Frank Bowling at Royal Academy and Tate Britain

Frank Bowling - Old Altar Piece, 2010

Frank Bowling, "Old Altar Piece," 2010, acrylic on canvas, 44 x 31 inches

Frank Bowling’s Solo Exhibition at the Royal Academy
The Royal Academy in London presently has on view a solo exhibition of Frank Bowling’s work through October 23, 2011.  The exhibition will celebrate Bowling’s long career and highlight his contributions to the Abstract Expressionist and Color Field movements.  The opening also marks the fifth anniversary of Bowling’s election to the Royal Academy.

Frank Bowling Monograph
In addition, the Royal Academy of Art recently published a monograph, which honors Frank Bowling’s life and work.  Written by the renowned art critic Mel Gooding, the monograph launch coincided with the opening of Frank Bowling’s exhibition at the Royal Academy.

Bowling’s Display at Tate Britain
2012 sees even bigger developments in Frank Bowling’s career.  His work will be featured in a display at Tate Britain, curated by Courtney J. Martin.

Group Exhibition at Spanierman Gallery, LLC
This summer Spanierman Gallery, LLC will host the group exhibition Ten Modern and Contemporary Artists from June 16-July 16, 2011, featuring several paintings by Frank Bowling.  For more details, please contact Bethany Dobson,, (212) 832-0208.

Solo Bowling Exhibition at Spanierman Modern
Coinciding with the opening of Bowling’s Tate Britain exhibition, Spanierman Modern will host a solo exhibition in April 2012.  For more details, please contact Martha Campbell,, (212) 832-1400.

Frank Bowling is represented by Spanierman Modern
For further information please contact:
Martha Campbell  –  –  (212) 832-1400

Dan Christensen’s “Musca” at the Seattle Art Museum, Downtown

Lisa N. Peters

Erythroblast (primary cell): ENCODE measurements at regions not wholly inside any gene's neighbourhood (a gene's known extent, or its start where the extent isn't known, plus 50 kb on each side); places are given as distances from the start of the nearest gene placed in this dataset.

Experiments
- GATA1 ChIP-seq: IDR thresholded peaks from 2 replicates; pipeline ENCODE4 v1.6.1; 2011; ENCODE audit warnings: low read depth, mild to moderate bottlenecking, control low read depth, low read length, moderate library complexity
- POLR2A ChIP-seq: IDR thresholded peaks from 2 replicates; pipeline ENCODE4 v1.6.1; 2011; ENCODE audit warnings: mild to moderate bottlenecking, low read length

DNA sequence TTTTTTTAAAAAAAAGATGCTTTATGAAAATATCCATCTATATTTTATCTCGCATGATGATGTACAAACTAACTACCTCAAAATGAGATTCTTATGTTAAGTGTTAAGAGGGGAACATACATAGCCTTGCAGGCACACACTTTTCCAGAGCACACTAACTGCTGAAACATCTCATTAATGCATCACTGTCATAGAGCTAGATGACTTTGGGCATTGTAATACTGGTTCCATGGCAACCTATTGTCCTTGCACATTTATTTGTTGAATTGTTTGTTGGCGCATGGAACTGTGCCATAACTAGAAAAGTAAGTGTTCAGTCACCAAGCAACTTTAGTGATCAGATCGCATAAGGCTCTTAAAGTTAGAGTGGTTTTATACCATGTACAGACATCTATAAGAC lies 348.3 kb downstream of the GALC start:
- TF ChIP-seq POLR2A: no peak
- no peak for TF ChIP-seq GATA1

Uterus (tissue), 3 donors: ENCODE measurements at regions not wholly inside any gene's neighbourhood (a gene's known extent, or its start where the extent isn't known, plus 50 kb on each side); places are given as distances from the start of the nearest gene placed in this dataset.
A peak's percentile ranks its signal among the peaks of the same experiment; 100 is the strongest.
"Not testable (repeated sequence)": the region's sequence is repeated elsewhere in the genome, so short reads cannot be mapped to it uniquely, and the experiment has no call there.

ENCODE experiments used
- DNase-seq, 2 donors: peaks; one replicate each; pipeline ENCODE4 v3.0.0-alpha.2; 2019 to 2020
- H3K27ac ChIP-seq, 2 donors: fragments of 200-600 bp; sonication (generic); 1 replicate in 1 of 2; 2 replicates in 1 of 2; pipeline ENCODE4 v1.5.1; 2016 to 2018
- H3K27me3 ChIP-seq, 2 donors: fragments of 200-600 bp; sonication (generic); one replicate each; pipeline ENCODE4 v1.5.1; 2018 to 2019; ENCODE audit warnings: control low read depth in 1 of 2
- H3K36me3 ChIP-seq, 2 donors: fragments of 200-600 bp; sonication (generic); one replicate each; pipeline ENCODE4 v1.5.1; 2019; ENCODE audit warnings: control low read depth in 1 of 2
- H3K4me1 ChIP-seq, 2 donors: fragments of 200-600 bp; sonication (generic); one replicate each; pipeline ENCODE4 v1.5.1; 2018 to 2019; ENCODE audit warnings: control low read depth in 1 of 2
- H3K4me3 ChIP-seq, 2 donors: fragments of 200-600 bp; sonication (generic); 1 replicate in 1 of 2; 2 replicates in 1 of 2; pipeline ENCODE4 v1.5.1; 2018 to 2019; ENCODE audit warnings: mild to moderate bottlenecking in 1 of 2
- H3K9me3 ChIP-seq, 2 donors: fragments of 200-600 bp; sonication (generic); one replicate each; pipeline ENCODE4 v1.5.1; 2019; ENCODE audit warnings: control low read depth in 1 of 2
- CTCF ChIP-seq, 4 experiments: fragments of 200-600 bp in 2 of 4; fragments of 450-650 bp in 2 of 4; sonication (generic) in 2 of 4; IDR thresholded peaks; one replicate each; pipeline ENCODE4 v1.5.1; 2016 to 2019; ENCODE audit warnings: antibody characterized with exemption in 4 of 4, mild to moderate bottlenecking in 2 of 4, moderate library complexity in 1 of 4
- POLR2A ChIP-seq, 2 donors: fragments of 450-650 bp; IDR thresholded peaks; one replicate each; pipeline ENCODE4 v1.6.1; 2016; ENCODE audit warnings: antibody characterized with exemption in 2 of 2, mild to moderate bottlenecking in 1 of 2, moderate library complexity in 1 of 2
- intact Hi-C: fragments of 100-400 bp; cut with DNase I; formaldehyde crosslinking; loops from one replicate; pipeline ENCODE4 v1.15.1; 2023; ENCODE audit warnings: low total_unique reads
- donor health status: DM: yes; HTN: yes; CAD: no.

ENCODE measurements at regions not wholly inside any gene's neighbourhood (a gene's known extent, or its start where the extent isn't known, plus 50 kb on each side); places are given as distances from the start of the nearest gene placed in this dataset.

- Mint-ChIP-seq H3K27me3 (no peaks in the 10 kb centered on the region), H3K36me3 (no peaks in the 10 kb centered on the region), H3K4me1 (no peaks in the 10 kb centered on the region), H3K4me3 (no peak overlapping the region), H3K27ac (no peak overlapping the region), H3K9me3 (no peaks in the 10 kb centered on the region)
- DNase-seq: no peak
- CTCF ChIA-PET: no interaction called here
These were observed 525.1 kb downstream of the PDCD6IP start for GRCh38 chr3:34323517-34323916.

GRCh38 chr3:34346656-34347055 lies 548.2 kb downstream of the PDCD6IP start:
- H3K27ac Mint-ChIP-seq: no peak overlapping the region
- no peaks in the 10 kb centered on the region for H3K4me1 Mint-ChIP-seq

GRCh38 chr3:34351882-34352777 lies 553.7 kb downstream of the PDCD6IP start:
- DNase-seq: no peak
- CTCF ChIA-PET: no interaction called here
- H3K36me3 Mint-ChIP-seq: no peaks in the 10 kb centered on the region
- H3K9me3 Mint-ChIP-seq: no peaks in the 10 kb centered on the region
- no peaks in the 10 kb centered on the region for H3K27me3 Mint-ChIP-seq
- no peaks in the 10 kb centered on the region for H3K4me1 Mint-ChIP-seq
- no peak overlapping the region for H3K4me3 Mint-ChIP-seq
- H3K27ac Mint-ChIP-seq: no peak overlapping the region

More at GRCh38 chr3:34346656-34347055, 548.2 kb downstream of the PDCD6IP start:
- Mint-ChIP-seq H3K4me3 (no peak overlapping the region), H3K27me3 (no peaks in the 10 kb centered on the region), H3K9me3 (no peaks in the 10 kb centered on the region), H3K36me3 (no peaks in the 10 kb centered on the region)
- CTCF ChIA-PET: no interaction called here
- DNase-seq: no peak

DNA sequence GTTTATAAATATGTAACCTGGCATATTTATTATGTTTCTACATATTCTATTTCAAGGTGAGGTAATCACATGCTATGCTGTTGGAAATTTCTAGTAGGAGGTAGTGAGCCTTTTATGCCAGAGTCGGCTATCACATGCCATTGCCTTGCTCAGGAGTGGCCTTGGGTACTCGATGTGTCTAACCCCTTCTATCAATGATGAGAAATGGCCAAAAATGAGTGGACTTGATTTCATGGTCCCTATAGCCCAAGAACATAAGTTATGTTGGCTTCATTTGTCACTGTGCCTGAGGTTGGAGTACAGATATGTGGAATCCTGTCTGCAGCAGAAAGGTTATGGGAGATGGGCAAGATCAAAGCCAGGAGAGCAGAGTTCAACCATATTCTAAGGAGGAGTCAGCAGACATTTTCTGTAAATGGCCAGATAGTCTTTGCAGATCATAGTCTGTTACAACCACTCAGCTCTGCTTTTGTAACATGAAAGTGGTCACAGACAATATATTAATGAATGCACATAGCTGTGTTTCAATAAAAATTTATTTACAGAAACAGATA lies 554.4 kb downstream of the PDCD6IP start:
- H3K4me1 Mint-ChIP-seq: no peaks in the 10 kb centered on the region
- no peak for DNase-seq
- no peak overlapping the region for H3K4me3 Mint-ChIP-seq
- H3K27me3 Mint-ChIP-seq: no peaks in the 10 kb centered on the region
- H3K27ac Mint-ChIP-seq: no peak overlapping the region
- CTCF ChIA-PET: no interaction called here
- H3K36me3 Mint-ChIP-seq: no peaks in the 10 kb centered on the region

Dan Christensen, Musca, 1968

Dan Christensen's "Musca" on view at the Seattle Art Museum Downtown. Photograph courtesy of the Seattle Art Museum.

In the collection of the Seattle Art Museum, Dan Christensen’s large Musca (1968, acrylic on canvas, 108 x 132 inches) is currently installed on a wall of the museum’s dazzling downtown museum expansion (opened in 2007). The painting belongs to the period just after Christensen visited the Jackson Pollock 1967 retrospective at the Museum of Modern Art and began pioneering the use of the spray paint gun to create allover surfaces of looping air-compressed lines. The natural light that fills the steel-and-glass walled building brings out Musca’s luminosity, while the painting complements the quiet energy of this meditative refuge in the midst of the bustling city. Expressing the city’s vitality, while evoking a spiritual presence in its infinite movement, Musca seems well suited to its present home.

A similar work in the gallery’s inventory is Christensen’s O (1968), pictured here.

Dan Christensen, "O" 1968, acrylic on canvas, 108 x 144 inches

Dan Christensen, "O" 1968, acrylic on canvas, 108 x 144 inches

Burgoyne Diller and the Restored Williamsburg Murals

Lisa N. Peters

Balcomb Greene - Untitiled," 1937-39, Brooklyn Museum, New York

Balcomb Greene, "Untitled," 1937-39, oil on canvas, 91-1/2 x 139-1/4 inches, on extended loan to the Brooklyn Museum, New York by the New York City Housing Authority

A number of years ago, several murals from the mid-1930s were installed at the Brooklyn Museum.  Their intriguing story soon came to light.  It turns out that they were part of a group of works commissioned in 1936 by the New York Mural Division of the Works Progress Administration/Federal Art Project for public areas in Brooklyn’s Williamsburg Housing Project (designed by the Swiss-born architect William Lescaze and built in the then-modern International Style).  The murals had been forgotten for many years. In some cases they had been covered with rubber cement and used as bulletin boards. In others, they had been locked away in storage rooms. Continue reading